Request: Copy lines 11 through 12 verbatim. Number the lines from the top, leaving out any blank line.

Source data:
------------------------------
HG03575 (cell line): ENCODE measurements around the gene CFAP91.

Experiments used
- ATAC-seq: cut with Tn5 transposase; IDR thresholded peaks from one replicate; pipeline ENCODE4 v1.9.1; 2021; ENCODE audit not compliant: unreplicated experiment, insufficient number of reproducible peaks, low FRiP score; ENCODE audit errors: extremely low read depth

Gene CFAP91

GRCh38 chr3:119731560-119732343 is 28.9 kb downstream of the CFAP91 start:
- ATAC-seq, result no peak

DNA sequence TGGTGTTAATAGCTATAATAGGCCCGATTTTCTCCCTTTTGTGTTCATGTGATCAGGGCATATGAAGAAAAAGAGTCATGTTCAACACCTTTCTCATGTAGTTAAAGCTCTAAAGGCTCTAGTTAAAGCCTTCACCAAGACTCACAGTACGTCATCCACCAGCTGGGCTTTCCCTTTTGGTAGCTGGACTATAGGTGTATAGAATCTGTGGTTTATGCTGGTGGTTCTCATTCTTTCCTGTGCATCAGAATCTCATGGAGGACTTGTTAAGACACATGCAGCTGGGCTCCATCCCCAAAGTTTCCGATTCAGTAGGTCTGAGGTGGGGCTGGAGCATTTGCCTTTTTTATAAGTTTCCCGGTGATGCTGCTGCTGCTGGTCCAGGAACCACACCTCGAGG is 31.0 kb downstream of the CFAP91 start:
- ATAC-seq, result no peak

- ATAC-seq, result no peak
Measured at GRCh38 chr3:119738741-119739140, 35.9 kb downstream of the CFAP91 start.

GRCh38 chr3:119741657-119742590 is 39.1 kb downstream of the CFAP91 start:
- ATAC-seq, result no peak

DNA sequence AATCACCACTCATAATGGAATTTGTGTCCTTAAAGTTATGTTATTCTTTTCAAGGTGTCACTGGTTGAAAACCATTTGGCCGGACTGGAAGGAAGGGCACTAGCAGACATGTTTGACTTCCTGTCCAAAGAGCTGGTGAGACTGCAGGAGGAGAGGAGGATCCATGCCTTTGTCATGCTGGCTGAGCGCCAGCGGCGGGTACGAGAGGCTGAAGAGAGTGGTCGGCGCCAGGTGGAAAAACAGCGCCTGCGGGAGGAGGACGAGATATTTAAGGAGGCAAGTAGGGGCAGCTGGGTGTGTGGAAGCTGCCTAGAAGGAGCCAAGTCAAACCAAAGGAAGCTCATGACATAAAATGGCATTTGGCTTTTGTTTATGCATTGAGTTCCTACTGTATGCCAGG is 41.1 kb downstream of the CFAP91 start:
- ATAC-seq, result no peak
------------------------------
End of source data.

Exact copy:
GRCh38 chr3:119741657-119742590 is 39.1 kb downstream of the CFAP91 start:
- ATAC-seq, result no peak